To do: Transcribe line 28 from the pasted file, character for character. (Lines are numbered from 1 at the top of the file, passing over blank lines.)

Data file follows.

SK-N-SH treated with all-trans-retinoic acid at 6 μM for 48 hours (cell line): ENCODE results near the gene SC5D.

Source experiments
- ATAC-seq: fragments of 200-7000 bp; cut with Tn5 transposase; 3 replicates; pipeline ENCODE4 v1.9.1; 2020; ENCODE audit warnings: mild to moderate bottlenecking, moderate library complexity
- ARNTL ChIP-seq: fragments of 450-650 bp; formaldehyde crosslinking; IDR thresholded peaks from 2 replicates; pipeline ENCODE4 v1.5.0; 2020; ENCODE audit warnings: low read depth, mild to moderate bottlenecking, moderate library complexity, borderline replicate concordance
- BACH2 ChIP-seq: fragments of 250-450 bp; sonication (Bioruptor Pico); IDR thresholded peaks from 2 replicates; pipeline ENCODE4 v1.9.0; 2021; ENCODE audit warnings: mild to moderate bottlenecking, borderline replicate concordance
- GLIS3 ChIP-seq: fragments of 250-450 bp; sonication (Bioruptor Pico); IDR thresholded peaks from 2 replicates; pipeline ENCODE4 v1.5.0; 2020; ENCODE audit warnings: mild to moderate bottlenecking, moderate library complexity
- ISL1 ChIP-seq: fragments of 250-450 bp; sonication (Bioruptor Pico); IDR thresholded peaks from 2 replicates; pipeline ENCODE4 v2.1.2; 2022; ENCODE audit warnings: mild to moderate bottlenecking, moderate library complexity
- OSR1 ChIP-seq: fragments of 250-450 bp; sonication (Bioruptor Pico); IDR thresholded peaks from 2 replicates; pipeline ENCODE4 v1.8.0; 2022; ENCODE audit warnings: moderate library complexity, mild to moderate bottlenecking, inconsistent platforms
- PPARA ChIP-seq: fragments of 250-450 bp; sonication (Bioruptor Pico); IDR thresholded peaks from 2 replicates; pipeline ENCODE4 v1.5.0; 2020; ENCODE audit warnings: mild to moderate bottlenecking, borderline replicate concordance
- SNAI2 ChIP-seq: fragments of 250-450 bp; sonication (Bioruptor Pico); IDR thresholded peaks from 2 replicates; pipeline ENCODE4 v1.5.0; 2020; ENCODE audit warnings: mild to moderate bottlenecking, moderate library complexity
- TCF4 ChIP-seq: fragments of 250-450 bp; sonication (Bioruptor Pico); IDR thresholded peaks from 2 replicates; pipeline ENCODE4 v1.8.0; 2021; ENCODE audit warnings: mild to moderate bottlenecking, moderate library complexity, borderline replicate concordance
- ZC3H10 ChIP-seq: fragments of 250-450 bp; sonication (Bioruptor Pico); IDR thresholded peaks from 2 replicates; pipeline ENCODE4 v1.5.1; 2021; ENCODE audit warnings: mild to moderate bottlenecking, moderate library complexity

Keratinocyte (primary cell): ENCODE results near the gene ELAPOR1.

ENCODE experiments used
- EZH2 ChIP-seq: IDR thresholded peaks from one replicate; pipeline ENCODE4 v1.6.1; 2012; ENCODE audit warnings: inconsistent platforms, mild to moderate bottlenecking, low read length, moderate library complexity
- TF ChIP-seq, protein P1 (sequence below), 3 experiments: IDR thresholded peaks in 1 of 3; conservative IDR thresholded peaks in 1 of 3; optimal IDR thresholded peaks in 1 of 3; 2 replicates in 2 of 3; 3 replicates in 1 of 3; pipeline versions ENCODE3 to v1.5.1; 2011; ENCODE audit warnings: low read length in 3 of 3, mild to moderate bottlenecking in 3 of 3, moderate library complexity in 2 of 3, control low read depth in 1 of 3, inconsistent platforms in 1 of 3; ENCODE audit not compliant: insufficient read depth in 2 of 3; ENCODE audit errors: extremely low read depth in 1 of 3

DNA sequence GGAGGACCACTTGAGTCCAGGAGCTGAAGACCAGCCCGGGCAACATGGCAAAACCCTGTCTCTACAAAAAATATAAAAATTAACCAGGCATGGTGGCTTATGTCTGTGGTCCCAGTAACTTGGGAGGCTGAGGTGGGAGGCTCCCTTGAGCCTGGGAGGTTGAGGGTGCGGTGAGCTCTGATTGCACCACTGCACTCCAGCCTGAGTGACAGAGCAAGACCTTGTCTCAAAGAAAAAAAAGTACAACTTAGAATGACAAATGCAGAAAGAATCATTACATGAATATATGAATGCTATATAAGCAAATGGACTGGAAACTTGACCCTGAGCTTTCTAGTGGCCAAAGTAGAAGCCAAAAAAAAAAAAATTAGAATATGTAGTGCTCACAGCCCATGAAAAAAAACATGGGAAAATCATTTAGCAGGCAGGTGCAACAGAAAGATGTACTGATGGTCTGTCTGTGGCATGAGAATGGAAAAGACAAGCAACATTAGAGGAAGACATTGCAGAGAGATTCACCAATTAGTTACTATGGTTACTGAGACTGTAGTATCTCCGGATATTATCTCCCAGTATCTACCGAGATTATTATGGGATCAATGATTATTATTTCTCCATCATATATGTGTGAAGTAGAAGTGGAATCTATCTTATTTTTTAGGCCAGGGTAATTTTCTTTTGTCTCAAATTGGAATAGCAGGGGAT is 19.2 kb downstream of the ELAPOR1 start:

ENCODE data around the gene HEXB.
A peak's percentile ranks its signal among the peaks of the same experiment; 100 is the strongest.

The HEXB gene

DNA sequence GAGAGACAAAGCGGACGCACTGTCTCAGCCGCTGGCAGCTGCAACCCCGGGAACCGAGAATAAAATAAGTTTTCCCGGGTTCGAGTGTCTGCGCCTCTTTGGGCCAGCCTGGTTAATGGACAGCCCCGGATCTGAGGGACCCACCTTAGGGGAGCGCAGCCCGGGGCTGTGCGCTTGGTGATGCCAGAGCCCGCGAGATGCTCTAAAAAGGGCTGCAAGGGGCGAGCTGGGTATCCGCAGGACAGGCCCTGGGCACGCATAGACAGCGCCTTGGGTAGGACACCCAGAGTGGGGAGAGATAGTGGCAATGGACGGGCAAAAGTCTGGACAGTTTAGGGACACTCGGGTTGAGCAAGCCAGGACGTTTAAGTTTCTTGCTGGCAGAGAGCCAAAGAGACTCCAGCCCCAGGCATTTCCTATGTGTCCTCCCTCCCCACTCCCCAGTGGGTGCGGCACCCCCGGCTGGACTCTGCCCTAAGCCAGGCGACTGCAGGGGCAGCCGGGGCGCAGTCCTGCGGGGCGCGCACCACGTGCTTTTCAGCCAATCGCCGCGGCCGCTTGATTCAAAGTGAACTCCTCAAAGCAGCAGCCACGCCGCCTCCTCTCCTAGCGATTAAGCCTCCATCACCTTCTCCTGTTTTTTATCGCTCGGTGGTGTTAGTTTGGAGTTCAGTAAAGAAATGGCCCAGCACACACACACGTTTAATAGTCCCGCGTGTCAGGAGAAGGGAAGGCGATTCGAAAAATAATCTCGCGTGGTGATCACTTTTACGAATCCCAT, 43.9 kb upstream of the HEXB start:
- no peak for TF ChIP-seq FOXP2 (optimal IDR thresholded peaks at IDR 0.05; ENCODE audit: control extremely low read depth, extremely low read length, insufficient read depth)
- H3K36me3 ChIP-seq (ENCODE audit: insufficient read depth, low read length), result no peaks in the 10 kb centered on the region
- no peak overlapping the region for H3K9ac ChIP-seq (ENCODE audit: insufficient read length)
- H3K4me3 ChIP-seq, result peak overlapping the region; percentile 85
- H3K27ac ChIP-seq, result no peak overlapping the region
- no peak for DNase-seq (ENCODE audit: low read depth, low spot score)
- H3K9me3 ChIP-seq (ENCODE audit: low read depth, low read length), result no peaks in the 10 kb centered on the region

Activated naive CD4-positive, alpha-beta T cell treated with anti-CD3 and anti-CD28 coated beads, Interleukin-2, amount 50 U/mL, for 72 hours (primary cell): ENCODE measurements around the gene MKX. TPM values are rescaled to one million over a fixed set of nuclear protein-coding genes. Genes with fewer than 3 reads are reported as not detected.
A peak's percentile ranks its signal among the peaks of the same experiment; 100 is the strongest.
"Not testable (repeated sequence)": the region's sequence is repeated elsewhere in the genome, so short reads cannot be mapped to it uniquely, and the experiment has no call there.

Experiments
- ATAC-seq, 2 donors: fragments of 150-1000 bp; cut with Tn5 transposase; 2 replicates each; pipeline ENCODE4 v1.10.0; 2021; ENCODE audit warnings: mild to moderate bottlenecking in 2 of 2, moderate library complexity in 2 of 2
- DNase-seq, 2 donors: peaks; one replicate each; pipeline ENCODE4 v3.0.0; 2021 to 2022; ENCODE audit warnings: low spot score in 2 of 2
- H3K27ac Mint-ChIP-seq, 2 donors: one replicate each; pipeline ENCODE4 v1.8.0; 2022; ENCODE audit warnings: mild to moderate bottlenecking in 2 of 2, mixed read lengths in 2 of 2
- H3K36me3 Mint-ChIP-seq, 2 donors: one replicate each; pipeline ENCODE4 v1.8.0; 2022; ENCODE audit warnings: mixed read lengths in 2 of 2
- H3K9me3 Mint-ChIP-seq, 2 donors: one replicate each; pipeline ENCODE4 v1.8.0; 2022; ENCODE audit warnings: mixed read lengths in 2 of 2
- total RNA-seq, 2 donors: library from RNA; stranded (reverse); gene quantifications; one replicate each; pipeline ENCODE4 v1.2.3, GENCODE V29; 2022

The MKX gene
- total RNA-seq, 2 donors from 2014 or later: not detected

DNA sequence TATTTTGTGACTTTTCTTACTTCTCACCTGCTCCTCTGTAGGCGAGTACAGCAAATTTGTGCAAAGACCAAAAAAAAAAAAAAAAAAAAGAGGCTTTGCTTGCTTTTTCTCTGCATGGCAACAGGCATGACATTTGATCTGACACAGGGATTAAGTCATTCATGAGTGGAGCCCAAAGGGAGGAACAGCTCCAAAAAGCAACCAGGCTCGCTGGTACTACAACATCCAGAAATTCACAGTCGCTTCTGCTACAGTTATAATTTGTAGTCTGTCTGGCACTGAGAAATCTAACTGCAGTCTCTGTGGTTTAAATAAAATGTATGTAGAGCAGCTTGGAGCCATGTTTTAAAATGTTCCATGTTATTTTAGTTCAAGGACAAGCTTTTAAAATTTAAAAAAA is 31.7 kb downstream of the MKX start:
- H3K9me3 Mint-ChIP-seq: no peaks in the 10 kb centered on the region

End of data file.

- H3K9me3 ChIP-seq (ENCODE audit: low read depth, low read length), result no peaks in the 10 kb centered on the region